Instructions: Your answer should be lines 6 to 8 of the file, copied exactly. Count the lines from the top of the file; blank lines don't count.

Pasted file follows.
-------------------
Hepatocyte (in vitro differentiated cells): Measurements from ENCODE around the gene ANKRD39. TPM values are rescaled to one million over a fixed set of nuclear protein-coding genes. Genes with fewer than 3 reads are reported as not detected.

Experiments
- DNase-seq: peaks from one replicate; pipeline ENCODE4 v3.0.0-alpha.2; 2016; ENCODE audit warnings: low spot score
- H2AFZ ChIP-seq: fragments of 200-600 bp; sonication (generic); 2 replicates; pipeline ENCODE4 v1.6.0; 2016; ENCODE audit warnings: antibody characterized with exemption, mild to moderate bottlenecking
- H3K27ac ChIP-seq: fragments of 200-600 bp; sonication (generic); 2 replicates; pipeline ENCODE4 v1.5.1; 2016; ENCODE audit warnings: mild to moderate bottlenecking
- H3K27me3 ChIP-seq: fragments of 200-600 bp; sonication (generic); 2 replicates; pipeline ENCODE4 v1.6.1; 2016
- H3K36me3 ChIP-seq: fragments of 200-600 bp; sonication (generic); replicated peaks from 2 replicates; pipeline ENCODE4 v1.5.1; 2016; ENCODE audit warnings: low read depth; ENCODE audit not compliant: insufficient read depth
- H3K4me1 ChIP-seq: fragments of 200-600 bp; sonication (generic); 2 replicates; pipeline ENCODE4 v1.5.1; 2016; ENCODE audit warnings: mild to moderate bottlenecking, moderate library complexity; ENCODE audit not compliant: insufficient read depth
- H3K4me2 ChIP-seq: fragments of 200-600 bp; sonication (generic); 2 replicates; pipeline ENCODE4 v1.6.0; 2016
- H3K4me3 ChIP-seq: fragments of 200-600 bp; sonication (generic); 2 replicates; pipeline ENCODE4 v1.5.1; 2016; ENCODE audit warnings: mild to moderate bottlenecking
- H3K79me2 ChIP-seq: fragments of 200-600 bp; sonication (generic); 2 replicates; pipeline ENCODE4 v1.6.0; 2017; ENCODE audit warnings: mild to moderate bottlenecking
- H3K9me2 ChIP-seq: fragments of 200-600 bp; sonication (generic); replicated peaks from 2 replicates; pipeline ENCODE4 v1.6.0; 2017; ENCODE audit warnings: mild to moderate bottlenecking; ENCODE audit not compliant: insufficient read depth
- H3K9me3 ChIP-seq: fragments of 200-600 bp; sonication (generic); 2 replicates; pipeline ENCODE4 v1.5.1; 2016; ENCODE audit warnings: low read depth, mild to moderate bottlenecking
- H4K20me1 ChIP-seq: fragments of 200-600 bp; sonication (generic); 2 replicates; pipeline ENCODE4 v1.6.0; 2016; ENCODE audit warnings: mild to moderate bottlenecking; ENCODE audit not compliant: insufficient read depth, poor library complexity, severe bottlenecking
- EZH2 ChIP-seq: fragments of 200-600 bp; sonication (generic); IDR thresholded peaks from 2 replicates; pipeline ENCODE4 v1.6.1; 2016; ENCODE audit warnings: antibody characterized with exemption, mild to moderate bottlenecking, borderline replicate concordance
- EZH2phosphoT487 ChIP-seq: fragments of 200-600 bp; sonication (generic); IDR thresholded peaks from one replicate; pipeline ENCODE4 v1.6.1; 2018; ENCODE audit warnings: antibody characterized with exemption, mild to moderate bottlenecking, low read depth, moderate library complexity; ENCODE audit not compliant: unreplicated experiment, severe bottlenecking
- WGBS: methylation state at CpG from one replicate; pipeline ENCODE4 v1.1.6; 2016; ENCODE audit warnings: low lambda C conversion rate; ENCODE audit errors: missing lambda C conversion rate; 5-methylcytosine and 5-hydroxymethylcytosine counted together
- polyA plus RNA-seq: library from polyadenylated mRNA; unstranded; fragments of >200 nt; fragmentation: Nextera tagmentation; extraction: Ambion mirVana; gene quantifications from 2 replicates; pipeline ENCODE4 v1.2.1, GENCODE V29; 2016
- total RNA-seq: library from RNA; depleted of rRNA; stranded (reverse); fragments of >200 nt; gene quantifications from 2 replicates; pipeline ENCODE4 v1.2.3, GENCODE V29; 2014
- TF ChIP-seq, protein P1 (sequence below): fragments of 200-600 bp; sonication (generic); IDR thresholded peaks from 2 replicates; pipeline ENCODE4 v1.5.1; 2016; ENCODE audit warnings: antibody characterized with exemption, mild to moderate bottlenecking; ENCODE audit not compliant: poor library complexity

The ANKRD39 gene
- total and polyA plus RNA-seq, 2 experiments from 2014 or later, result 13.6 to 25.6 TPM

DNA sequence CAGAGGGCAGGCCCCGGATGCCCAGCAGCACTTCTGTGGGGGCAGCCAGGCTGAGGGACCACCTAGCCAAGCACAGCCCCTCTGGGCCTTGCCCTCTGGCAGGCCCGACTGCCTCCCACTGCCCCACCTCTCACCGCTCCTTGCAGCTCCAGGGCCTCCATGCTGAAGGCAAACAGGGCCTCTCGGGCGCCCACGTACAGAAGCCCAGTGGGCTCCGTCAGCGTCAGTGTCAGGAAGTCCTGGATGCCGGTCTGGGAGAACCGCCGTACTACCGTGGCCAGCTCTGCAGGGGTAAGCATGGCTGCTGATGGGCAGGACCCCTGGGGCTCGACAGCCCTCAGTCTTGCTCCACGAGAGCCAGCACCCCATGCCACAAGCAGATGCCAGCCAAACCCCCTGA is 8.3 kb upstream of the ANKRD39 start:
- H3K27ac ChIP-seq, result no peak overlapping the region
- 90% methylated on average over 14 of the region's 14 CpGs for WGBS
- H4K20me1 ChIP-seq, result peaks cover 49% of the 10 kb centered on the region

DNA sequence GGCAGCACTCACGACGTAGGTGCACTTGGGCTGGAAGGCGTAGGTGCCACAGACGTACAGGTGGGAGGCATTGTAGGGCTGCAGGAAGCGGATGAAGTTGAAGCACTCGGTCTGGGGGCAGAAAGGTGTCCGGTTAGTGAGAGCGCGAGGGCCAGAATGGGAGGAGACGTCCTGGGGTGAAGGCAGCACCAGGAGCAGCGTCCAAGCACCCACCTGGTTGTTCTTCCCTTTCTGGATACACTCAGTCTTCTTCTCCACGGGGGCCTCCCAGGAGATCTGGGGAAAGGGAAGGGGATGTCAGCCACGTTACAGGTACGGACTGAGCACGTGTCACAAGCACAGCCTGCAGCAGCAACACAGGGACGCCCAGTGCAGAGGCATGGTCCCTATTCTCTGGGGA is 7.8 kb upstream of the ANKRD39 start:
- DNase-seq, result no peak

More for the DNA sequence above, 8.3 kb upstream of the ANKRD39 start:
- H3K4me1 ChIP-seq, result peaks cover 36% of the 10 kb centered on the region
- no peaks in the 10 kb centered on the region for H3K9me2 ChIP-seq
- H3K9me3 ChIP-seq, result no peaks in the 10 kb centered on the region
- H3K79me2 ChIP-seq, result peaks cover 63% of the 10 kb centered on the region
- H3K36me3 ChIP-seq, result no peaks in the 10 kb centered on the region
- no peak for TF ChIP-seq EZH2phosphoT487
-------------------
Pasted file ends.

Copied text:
- H3K27me3 ChIP-seq: fragments of 200-600 bp; sonication (generic); 2 replicates; pipeline ENCODE4 v1.6.1; 2016
- H3K36me3 ChIP-seq: fragments of 200-600 bp; sonication (generic); replicated peaks from 2 replicates; pipeline ENCODE4 v1.5.1; 2016; ENCODE audit warnings: low read depth; ENCODE audit not compliant: insufficient read depth
- H3K4me1 ChIP-seq: fragments of 200-600 bp; sonication (generic); 2 replicates; pipeline ENCODE4 v1.5.1; 2016; ENCODE audit warnings: mild to moderate bottlenecking, moderate library complexity; ENCODE audit not compliant: insufficient read depth